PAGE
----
What can organisations learn from big data breaches?

The recent announcement made in September by Yahoo! puts the organisation amongst the biggest data breaches in history with at least 500 million accounts compromised.

Yahoo! is not alone; earlier this year 427 million stolen MySpace passwords were posted on the dark web for sale, and the individual posting of the database was made by the same cyber-criminal who was selling the data of more than 164 million LinkedIn users just one week prior.

While the methods of infiltration are different, the common factor between them are the attackers using stolen, valid credentials to gain access, and consumers have been affected by their access credentials being exposed and sold on the dark web.

According to the 2016 Verizon Data Breach Investigations Report, 63% of confirmed data breaches involved the use of weak, default or stolen credentials.

If organisations don’t take action to safeguard their resources and data, they too are leaving themselves at risk. Businesses need to take notice of what has been happening to other organisations and act quickly to minimise the risk of being the next victim.

Credential crisis

These data breaches took months to uncover, none have been simple ‘hit and run’ incidents – rather they have been break-ins with intent. The bad actors took time to filter through the sites and access a variety of consumer data and information.

>See also: Five keys to preparing for a data breach

In some ways we can see a knock-on impact. Once a credential set has been compromised by an attack hackers are then either manually, or employing bots to test this across a number of sites – maximising on the knowledge that users often replicate their logins for multiple accounts.

Once inside, the attacker will elevate their level of access, and begin using legitimate or newly created credentials to move from one system to another, as a method of recon, as they move towards completing their mission to steal the most valuable data.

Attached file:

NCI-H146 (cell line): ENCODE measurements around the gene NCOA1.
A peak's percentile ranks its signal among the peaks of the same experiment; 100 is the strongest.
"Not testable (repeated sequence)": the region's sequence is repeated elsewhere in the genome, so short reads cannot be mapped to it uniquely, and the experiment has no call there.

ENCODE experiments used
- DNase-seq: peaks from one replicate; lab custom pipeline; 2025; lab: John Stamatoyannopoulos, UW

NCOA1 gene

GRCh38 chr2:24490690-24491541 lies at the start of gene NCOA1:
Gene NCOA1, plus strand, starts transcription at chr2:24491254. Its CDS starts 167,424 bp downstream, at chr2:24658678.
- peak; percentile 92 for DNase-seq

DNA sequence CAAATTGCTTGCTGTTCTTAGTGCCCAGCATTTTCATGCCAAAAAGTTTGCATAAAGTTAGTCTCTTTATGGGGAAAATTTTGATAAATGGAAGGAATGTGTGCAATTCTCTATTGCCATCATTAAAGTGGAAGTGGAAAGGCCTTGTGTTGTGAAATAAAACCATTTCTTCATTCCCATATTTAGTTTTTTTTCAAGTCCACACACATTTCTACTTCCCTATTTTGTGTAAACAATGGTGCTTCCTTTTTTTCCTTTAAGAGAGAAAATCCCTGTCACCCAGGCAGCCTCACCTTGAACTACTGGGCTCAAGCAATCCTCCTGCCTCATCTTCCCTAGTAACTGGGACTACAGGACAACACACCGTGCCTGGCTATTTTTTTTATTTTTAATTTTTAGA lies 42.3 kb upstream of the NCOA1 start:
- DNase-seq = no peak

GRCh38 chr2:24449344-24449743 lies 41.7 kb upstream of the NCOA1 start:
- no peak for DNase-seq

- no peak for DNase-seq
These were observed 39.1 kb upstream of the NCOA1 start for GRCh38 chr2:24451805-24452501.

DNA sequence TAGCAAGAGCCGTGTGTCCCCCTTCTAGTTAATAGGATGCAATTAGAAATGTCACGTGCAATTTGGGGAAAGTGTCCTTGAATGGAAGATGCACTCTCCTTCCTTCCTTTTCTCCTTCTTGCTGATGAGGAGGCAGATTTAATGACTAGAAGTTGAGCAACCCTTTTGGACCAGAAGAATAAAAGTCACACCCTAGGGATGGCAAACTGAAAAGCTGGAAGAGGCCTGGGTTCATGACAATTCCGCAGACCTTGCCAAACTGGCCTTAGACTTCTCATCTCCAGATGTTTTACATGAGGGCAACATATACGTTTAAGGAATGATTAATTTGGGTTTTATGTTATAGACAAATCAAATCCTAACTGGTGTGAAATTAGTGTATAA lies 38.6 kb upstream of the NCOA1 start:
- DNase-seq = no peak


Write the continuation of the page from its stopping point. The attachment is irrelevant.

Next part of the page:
The problem with passwords

The number of passwords users are required to remember is only growing as our lives are increasingly online, and to keep life simple, users are adopting the same login credentials across multiple sites.

Research released in September this year showed that around 90% of consumers understand there are risks in password reuse and yet alarmingly 60% continue to do it anyway.

>See also: The 10 biggest data breaches and their causes

Moreover, passwords are often basic in their make-up and therefore extremely vulnerable.

In early September news broke of the cyber-criminal activity to the ‘Russian Yahoo!’, Rambler.ru. A shocking finding in the breach was not just the volume of accounts compromised, but the fact that the most common passwords included terms such as “asdasd,” “123456,” and “000000”.

Lessons from the leaks

For too long organisations have relied on username and passwords as the single form of access control and it is no longer adequate to protect confidential information or personal data.

These attacks should serve as a hefty reminder to businesses that they need to continuously innovate in their approach to authentication, taking themselves far beyond traditional username and password and even vanilla two-factor approaches.

>See also: Six steps to avoid becoming a data breach statistic

The cumbersome early days of multi-factor authentication cast a shadow on the technology, but times have changed and options are now more robust, whilst being less invasive.

Smart organisations are already moving to stronger methods of user authentication, including adaptive access control techniques as a way of safeguarding credentials.

It is imperative that more organisations take this lead and look to implement adaptive access in a way that, in addition to the credentials, performs pre-authentication checks (looking at the geo-location of the login attempt, type of web browser they are using, and the IP address they’re logging in from) and risk-analysis as part of the authentication process.

An example could be requiring something a user knows (credentials), something a user has (a recognised or registered device) and something the user is (a biometric). This helps render stolen credentials completely worthless across the breached site and maintains a simple user experience.

Preparing for the future

Cyber-attackers will continue to become even more sophisticated as their methods become more robust. Therefore it’s imperative organisations prepare and make sure strong defences are in place yet are still user-friendly.

As we look forward to 2017, it is critical that security continues to innovate and keep ahead of the attackers.

Critical business information and personal data must be protected by more than just the password, or even basic two factor methods, and the future of our personal and professional online lives must move away from just the two box login that we’ve grown so complacent towards.

 

Sourced by James Thompson, VP of EMEA, SecureAUTH

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Nick Ismail

Nick Ismail is the editor for Information Age. He has a particular interest in smart technologies, AI and cyber security.